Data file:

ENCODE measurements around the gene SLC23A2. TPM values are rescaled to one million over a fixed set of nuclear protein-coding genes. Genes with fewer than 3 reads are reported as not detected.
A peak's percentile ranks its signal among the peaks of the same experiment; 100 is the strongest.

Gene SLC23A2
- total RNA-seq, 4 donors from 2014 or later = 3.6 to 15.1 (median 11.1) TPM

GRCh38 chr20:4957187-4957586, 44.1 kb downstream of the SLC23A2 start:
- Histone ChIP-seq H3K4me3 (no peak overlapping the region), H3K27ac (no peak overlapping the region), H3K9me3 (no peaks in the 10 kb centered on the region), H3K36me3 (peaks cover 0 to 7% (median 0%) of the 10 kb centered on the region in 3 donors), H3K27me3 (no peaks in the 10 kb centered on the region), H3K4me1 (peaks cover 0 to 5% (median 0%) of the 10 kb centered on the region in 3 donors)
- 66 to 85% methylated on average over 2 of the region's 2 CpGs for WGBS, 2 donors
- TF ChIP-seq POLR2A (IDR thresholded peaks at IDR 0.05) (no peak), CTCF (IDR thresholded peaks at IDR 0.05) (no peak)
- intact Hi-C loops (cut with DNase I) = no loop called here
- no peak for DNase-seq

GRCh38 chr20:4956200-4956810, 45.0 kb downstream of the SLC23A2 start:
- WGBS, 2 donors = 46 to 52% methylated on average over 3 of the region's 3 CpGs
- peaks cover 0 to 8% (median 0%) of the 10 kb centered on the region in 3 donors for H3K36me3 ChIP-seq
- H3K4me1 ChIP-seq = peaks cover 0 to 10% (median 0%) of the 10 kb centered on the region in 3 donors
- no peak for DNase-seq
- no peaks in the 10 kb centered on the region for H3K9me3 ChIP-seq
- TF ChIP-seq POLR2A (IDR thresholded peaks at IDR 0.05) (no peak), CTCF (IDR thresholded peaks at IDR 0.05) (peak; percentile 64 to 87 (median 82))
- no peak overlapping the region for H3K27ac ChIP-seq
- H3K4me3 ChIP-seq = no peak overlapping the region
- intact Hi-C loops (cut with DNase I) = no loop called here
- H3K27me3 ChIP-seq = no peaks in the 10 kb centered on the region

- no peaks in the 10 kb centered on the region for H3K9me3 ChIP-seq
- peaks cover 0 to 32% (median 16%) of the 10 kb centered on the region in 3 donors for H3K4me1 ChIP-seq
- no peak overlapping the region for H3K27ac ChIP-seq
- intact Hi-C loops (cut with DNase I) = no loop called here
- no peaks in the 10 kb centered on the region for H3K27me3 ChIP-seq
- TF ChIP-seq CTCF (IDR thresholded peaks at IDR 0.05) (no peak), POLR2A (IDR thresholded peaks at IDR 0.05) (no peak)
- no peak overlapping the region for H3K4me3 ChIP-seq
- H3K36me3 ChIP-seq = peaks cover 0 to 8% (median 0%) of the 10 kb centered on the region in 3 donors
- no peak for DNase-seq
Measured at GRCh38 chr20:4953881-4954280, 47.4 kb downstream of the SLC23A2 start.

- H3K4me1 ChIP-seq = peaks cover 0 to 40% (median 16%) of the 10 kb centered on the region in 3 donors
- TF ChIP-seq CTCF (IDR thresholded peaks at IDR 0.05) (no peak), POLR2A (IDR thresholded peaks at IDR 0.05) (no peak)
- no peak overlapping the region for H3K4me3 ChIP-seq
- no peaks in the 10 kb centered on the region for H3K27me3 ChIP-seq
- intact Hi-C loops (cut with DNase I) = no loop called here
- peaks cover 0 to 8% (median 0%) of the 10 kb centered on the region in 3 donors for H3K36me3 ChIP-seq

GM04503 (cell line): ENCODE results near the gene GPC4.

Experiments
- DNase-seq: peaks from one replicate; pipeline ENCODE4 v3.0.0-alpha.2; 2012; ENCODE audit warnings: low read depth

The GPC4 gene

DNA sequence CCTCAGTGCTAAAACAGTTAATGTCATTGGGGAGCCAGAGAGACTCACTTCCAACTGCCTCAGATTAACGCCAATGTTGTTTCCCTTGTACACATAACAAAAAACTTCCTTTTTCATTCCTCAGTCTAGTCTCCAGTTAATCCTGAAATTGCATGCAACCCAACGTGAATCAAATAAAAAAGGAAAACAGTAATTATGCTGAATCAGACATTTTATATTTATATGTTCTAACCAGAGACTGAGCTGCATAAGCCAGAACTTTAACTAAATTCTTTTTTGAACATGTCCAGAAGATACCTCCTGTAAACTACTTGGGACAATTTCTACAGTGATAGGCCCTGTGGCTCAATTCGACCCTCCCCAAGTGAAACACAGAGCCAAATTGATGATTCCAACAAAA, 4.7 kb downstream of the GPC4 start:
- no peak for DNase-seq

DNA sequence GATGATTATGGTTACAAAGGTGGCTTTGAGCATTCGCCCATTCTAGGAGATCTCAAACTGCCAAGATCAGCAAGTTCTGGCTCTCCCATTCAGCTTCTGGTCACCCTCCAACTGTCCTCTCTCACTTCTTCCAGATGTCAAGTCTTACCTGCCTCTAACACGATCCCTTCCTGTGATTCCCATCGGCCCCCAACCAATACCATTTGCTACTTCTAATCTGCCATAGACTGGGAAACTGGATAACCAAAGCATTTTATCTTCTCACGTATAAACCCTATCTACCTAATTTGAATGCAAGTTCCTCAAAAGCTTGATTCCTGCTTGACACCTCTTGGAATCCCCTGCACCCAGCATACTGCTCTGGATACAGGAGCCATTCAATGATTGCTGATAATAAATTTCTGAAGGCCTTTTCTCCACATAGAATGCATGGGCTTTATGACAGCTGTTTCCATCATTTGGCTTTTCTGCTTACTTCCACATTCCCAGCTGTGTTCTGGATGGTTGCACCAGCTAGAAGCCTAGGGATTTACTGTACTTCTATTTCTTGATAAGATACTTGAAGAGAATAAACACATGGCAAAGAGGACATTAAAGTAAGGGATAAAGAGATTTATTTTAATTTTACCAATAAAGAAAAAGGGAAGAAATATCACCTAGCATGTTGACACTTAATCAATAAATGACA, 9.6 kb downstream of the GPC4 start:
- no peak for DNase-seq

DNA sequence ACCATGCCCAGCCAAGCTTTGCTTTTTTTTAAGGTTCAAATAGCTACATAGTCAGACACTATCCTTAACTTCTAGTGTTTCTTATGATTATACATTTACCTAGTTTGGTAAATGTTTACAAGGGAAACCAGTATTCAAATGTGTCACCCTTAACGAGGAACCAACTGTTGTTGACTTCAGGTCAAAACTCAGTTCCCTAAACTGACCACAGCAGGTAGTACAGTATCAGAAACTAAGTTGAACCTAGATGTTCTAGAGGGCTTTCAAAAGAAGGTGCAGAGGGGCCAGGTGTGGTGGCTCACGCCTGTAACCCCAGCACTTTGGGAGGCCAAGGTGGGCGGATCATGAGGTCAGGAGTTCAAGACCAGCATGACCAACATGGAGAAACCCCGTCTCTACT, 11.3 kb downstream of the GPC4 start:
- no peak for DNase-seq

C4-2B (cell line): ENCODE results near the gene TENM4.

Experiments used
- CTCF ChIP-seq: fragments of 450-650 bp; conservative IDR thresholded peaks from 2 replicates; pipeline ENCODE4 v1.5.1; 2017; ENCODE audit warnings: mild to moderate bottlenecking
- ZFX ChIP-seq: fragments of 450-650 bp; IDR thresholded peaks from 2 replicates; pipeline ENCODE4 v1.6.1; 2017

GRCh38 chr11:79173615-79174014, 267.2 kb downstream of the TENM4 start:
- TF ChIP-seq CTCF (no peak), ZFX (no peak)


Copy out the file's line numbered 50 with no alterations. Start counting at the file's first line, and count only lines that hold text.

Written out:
- CTCF ChIP-seq: fragments of 450-650 bp; conservative IDR thresholded peaks from 2 replicates; pipeline ENCODE4 v1.5.1; 2017; ENCODE audit warnings: mild to moderate bottlenecking